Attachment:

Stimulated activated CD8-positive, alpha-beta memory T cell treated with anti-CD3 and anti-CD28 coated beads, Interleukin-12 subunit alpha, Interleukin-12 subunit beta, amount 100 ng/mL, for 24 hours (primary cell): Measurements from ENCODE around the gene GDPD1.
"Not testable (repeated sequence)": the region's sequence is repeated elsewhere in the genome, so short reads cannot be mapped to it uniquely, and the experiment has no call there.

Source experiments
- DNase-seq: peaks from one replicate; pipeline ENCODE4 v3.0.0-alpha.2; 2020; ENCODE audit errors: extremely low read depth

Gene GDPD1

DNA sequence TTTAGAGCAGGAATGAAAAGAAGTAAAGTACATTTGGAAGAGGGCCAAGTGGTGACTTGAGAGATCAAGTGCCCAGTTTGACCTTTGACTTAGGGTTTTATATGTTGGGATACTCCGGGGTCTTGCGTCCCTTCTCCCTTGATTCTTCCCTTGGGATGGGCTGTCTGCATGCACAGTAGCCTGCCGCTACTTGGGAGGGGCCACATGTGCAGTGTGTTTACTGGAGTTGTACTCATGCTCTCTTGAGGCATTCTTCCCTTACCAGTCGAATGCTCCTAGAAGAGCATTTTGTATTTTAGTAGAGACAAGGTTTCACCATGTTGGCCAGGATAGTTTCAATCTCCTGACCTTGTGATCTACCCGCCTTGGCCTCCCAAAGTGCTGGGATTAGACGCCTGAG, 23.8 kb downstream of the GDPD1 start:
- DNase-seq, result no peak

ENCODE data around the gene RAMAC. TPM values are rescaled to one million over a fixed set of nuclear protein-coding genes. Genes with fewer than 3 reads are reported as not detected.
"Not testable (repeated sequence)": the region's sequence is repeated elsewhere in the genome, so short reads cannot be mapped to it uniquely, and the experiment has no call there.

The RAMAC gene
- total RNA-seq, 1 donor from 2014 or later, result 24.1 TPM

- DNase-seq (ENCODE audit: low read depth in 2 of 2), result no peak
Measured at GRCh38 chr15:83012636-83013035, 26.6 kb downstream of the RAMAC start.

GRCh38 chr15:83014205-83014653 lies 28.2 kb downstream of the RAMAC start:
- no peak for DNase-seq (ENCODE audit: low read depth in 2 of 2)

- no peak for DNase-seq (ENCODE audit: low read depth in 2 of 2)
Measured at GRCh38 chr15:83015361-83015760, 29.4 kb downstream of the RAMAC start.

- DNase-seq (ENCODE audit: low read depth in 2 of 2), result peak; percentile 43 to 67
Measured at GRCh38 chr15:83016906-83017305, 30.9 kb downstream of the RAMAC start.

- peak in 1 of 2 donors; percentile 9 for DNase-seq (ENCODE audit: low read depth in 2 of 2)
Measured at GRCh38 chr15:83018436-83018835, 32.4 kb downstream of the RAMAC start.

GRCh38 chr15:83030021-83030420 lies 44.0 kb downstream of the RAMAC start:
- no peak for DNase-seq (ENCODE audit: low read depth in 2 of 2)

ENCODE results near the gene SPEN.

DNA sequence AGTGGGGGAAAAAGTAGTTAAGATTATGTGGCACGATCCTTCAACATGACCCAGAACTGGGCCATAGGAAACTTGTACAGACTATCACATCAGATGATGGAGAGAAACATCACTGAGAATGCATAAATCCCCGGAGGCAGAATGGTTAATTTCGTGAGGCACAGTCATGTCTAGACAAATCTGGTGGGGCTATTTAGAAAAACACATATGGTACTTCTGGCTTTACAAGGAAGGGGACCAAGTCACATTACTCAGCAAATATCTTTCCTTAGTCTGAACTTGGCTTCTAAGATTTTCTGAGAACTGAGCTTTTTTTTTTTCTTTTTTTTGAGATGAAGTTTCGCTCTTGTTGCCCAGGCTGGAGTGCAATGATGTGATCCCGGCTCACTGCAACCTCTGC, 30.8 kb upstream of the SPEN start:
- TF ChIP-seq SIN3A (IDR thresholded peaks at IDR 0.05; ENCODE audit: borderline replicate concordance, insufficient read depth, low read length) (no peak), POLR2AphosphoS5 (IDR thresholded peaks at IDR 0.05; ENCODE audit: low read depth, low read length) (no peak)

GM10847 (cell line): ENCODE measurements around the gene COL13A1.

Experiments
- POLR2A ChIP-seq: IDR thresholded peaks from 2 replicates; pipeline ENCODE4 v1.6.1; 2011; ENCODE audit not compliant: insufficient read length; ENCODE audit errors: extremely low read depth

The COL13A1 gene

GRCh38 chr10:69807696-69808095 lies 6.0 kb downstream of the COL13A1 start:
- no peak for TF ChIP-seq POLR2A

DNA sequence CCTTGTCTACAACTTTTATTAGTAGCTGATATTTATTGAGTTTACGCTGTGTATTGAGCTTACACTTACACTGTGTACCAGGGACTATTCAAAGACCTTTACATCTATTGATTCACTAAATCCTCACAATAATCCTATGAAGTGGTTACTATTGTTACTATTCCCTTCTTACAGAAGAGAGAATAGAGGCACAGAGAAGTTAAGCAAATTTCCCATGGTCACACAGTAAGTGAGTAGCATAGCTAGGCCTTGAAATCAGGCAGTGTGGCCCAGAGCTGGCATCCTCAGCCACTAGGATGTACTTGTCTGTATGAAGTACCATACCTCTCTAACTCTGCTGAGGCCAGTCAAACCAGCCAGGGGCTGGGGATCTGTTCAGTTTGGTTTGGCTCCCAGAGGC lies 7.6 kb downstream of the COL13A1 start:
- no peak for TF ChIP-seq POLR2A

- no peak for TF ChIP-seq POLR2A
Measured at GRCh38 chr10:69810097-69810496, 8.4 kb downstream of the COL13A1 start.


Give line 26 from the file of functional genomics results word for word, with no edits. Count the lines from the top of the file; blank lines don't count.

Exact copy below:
- TF ChIP-seq SIN3A (IDR thresholded peaks at IDR 0.05; ENCODE audit: borderline replicate concordance, insufficient read depth, low read length) (no peak), POLR2AphosphoS5 (IDR thresholded peaks at IDR 0.05; ENCODE audit: low read depth, low read length) (no peak)